Stressed city students ask for better management of mental health problems on campus
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The news that a university student who took his life on campus had sent waves of shock to the city's student community recently. However, the most important problem is that he is the last of a long list of unfortunate victims who have chosen this exit, rather than addressing their problems head on. The news, therefore, serves as a reminder for everyone to pause and pay attention to the mental well-being of students in the city. We talk to some students in the city to understand what, according to them, is causing young people to take such an extreme step and how they deal with pressure on a regular basis ...
What are the main causes of stress?
Krishna Upadhyaya, a senior at New Horizon College, says: “I've always been told that I need to get good grades. But I have never been a brilliant student, and this constant pressure took its toll. When I was at school, I never talked to anyone. I used to cry often and felt like a complete loser. They always compared me to other students who had good results in class and that would hurt me a lot. ”However, academic pressure is not the only factor that causes stress and anxiety among students. Vishal Das, a BBA sophomore at St. Claret College, says: “Most of the students, including many of my own class, are doing multiple things. Everyone has multiple talents and when we see many of them involved in multiple activities, one makes one think and wonder about their own abilities. If we don't do that, our parents will point it out. Sometimes, you feel so stressed that it makes you feel useless, which in turn increases unnecessary mental pressure.
It is difficult to strike a balance between studies and extracurricular activities without compromising attendance. “We represent our university in many parties and other events. On top of that, we are supposed to maintain 75% attendance in class. This increases the pressure on students. Universities must be flexible when it comes to the minimum attendance limit, ”adds Vishal.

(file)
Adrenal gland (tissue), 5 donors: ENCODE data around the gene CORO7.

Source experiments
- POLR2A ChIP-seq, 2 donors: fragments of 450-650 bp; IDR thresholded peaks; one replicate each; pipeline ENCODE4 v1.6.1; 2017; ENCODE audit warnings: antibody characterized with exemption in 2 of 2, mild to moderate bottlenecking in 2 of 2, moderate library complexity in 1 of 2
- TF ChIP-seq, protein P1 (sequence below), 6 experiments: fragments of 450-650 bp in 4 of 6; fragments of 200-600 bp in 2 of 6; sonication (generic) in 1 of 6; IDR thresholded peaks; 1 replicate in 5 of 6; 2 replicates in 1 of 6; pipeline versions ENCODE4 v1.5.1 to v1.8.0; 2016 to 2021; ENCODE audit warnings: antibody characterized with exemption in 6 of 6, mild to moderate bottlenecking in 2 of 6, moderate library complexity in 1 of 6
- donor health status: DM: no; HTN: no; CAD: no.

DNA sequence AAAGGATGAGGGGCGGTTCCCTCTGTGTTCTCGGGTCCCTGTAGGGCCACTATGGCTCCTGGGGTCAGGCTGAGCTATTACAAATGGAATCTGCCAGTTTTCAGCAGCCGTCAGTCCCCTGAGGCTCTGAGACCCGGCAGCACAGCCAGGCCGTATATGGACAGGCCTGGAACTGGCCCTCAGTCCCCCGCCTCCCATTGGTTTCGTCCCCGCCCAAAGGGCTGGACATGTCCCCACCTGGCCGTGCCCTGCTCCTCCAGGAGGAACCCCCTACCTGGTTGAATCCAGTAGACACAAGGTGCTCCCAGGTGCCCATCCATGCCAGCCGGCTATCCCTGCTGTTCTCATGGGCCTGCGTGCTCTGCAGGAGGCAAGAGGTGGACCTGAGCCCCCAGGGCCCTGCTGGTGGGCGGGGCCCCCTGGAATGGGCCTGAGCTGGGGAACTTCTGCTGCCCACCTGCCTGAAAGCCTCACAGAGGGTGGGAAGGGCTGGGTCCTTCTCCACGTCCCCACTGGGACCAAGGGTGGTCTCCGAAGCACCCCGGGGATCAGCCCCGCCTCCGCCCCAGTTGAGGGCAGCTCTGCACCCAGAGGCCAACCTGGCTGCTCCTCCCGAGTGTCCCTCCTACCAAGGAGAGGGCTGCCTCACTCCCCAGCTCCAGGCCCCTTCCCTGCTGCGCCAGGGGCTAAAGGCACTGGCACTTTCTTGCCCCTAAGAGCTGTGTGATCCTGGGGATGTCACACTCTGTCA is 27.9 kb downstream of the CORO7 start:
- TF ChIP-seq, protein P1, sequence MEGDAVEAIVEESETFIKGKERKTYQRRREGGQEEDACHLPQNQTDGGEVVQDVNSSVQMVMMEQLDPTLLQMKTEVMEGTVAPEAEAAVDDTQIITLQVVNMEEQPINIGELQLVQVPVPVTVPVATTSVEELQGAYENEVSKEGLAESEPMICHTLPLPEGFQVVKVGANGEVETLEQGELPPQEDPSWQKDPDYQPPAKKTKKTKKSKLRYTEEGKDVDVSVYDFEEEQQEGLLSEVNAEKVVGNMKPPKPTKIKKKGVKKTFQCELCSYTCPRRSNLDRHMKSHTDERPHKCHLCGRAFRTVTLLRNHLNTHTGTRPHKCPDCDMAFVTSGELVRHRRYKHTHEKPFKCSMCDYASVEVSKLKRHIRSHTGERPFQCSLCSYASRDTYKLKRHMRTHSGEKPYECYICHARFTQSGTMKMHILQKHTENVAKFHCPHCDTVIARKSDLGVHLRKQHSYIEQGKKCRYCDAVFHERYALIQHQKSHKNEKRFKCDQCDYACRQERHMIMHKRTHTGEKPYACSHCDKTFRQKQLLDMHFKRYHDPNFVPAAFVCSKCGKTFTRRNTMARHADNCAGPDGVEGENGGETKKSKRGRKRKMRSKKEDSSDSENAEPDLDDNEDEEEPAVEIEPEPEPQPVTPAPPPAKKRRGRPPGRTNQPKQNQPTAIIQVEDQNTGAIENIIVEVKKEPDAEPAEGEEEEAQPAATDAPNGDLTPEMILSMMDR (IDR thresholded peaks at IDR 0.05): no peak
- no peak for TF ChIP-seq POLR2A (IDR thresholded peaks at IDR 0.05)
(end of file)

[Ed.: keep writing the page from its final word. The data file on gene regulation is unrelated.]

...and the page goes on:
Coping with the pressures of adapting in a new city
Nishat Jain, who graduated from Mount Carmel College this year and is currently pursuing higher education at the University of Manipal, says: “There were many students from other cities in my lot at Mount Carmel. The pressure of surviving in a new city without parents, making new friends and trying to fit in with the university crowd could generate mixed emotions, affecting their mental well-being and the way they feel about a particular university and city.
Help at hand, but I need more
Pooja Bhandiwad, a senior at PES University, says that psychologists on campus sometimes help students who face stress or mental trauma due to various factors, including bullying by other students. “We receive help from our faculty and counselors, who are present on campus throughout the day. There was a girl in my class who had suicidal tendencies and her condition seemed extreme, but fortunately, the counselors identified her problem and helped her at the right time. She is now better and healthier. Our university is sensitive to cases that involve depression and safety. There are also cases of tense equations with older or younger people, but our faculty representatives and students are quick to solve such situations and provide help, ”he adds.
While universities ensure that counselors are present on campus and often conduct mental health awareness programs, students say more needs to be done. “Our university also has counselors, but I feel they need to be more accessible. Many students doubt approaching them, fearing stigma or being mocked. Counselors should be friendlier and openly discuss issues related to mental health, ”summarizes Vishal.